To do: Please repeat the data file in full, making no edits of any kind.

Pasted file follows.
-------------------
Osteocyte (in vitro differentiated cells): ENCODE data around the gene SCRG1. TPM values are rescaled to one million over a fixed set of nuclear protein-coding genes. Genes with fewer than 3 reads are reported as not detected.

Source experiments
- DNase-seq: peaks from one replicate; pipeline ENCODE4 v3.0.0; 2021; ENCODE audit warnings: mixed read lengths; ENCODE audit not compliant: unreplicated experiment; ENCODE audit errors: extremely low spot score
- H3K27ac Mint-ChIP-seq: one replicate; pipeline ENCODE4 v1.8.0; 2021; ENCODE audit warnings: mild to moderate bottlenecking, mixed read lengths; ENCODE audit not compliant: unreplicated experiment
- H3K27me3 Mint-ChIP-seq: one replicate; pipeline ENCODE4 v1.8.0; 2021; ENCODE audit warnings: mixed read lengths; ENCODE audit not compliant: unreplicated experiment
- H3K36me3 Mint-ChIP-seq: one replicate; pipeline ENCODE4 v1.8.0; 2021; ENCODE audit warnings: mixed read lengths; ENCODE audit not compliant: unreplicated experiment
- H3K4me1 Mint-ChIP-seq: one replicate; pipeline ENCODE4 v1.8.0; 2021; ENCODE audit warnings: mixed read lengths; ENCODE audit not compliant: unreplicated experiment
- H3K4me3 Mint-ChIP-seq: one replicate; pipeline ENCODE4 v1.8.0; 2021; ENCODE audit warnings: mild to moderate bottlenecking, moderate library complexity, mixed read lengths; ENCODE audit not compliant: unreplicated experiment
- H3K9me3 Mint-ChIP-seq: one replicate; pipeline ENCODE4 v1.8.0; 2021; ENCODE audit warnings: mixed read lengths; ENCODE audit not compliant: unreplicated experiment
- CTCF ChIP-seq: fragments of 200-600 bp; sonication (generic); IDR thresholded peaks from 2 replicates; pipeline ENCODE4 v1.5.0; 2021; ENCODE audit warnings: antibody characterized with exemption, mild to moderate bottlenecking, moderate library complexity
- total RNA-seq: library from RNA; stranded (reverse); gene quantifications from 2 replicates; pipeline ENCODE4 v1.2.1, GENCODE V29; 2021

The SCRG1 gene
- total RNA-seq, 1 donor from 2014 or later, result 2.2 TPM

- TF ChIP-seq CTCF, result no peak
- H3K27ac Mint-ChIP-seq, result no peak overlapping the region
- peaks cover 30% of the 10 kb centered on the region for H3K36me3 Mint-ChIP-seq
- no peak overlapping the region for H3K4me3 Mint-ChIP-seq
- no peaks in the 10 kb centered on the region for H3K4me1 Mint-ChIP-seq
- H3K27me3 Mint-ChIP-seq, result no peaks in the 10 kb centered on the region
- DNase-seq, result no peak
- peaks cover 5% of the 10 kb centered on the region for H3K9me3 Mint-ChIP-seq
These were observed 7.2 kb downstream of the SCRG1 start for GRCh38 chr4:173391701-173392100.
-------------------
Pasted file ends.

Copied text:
Osteocyte (in vitro differentiated cells): ENCODE data around the gene SCRG1. TPM values are rescaled to one million over a fixed set of nuclear protein-coding genes. Genes with fewer than 3 reads are reported as not detected.

Source experiments
- DNase-seq: peaks from one replicate; pipeline ENCODE4 v3.0.0; 2021; ENCODE audit warnings: mixed read lengths; ENCODE audit not compliant: unreplicated experiment; ENCODE audit errors: extremely low spot score
- H3K27ac Mint-ChIP-seq: one replicate; pipeline ENCODE4 v1.8.0; 2021; ENCODE audit warnings: mild to moderate bottlenecking, mixed read lengths; ENCODE audit not compliant: unreplicated experiment
- H3K27me3 Mint-ChIP-seq: one replicate; pipeline ENCODE4 v1.8.0; 2021; ENCODE audit warnings: mixed read lengths; ENCODE audit not compliant: unreplicated experiment
- H3K36me3 Mint-ChIP-seq: one replicate; pipeline ENCODE4 v1.8.0; 2021; ENCODE audit warnings: mixed read lengths; ENCODE audit not compliant: unreplicated experiment
- H3K4me1 Mint-ChIP-seq: one replicate; pipeline ENCODE4 v1.8.0; 2021; ENCODE audit warnings: mixed read lengths; ENCODE audit not compliant: unreplicated experiment
- H3K4me3 Mint-ChIP-seq: one replicate; pipeline ENCODE4 v1.8.0; 2021; ENCODE audit warnings: mild to moderate bottlenecking, moderate library complexity, mixed read lengths; ENCODE audit not compliant: unreplicated experiment
- H3K9me3 Mint-ChIP-seq: one replicate; pipeline ENCODE4 v1.8.0; 2021; ENCODE audit warnings: mixed read lengths; ENCODE audit not compliant: unreplicated experiment
- CTCF ChIP-seq: fragments of 200-600 bp; sonication (generic); IDR thresholded peaks from 2 replicates; pipeline ENCODE4 v1.5.0; 2021; ENCODE audit warnings: antibody characterized with exemption, mild to moderate bottlenecking, moderate library complexity
- total RNA-seq: library from RNA; stranded (reverse); gene quantifications from 2 replicates; pipeline ENCODE4 v1.2.1, GENCODE V29; 2021

The SCRG1 gene
- total RNA-seq, 1 donor from 2014 or later, result 2.2 TPM

- TF ChIP-seq CTCF, result no peak
- H3K27ac Mint-ChIP-seq, result no peak overlapping the region
- peaks cover 30% of the 10 kb centered on the region for H3K36me3 Mint-ChIP-seq
- no peak overlapping the region for H3K4me3 Mint-ChIP-seq
- no peaks in the 10 kb centered on the region for H3K4me1 Mint-ChIP-seq
- H3K27me3 Mint-ChIP-seq, result no peaks in the 10 kb centered on the region
- DNase-seq, result no peak
- peaks cover 5% of the 10 kb centered on the region for H3K9me3 Mint-ChIP-seq
These were observed 7.2 kb downstream of the SCRG1 start for GRCh38 chr4:173391701-173392100.